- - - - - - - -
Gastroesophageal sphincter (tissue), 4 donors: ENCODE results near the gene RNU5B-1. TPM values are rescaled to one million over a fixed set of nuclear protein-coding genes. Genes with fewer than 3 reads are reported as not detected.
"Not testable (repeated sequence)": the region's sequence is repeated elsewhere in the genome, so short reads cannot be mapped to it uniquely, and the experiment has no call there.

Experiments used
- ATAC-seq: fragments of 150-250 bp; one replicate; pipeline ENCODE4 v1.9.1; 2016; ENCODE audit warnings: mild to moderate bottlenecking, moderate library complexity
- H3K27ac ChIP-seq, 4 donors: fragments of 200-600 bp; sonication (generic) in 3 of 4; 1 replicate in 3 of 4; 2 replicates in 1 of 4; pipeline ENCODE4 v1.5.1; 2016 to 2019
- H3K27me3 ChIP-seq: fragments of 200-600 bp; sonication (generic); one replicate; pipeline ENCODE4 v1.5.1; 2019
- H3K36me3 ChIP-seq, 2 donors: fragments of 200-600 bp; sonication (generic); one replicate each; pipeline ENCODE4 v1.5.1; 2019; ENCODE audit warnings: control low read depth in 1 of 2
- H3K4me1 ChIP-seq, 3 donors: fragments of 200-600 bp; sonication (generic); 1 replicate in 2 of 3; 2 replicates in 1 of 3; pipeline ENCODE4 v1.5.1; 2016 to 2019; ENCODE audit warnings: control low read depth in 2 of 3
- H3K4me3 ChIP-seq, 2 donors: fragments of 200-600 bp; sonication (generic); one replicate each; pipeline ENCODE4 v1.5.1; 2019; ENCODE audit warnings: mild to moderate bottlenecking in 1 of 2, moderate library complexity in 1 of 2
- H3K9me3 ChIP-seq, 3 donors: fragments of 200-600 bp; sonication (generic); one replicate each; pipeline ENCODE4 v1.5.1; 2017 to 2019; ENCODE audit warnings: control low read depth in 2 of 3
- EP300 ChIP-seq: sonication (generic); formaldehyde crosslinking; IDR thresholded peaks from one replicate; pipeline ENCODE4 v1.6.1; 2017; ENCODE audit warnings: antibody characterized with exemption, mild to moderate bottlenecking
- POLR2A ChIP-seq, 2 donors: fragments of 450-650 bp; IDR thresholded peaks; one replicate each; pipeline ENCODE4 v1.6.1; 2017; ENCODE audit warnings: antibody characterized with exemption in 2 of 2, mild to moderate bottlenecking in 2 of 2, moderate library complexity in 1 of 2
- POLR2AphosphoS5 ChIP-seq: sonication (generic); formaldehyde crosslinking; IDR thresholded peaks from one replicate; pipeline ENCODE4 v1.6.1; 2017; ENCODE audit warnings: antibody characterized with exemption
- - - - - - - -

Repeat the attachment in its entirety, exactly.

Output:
Gastroesophageal sphincter (tissue), 4 donors: ENCODE results near the gene RNU5B-1. TPM values are rescaled to one million over a fixed set of nuclear protein-coding genes. Genes with fewer than 3 reads are reported as not detected.
"Not testable (repeated sequence)": the region's sequence is repeated elsewhere in the genome, so short reads cannot be mapped to it uniquely, and the experiment has no call there.

Experiments used
- ATAC-seq: fragments of 150-250 bp; one replicate; pipeline ENCODE4 v1.9.1; 2016; ENCODE audit warnings: mild to moderate bottlenecking, moderate library complexity
- H3K27ac ChIP-seq, 4 donors: fragments of 200-600 bp; sonication (generic) in 3 of 4; 1 replicate in 3 of 4; 2 replicates in 1 of 4; pipeline ENCODE4 v1.5.1; 2016 to 2019
- H3K27me3 ChIP-seq: fragments of 200-600 bp; sonication (generic); one replicate; pipeline ENCODE4 v1.5.1; 2019
- H3K36me3 ChIP-seq, 2 donors: fragments of 200-600 bp; sonication (generic); one replicate each; pipeline ENCODE4 v1.5.1; 2019; ENCODE audit warnings: control low read depth in 1 of 2
- H3K4me1 ChIP-seq, 3 donors: fragments of 200-600 bp; sonication (generic); 1 replicate in 2 of 3; 2 replicates in 1 of 3; pipeline ENCODE4 v1.5.1; 2016 to 2019; ENCODE audit warnings: control low read depth in 2 of 3
- H3K4me3 ChIP-seq, 2 donors: fragments of 200-600 bp; sonication (generic); one replicate each; pipeline ENCODE4 v1.5.1; 2019; ENCODE audit warnings: mild to moderate bottlenecking in 1 of 2, moderate library complexity in 1 of 2
- H3K9me3 ChIP-seq, 3 donors: fragments of 200-600 bp; sonication (generic); one replicate each; pipeline ENCODE4 v1.5.1; 2017 to 2019; ENCODE audit warnings: control low read depth in 2 of 3
- EP300 ChIP-seq: sonication (generic); formaldehyde crosslinking; IDR thresholded peaks from one replicate; pipeline ENCODE4 v1.6.1; 2017; ENCODE audit warnings: antibody characterized with exemption, mild to moderate bottlenecking
- POLR2A ChIP-seq, 2 donors: fragments of 450-650 bp; IDR thresholded peaks; one replicate each; pipeline ENCODE4 v1.6.1; 2017; ENCODE audit warnings: antibody characterized with exemption in 2 of 2, mild to moderate bottlenecking in 2 of 2, moderate library complexity in 1 of 2
- POLR2AphosphoS5 ChIP-seq: sonication (generic); formaldehyde crosslinking; IDR thresholded peaks from one replicate; pipeline ENCODE4 v1.6.1; 2017; ENCODE audit warnings: antibody characterized with exemption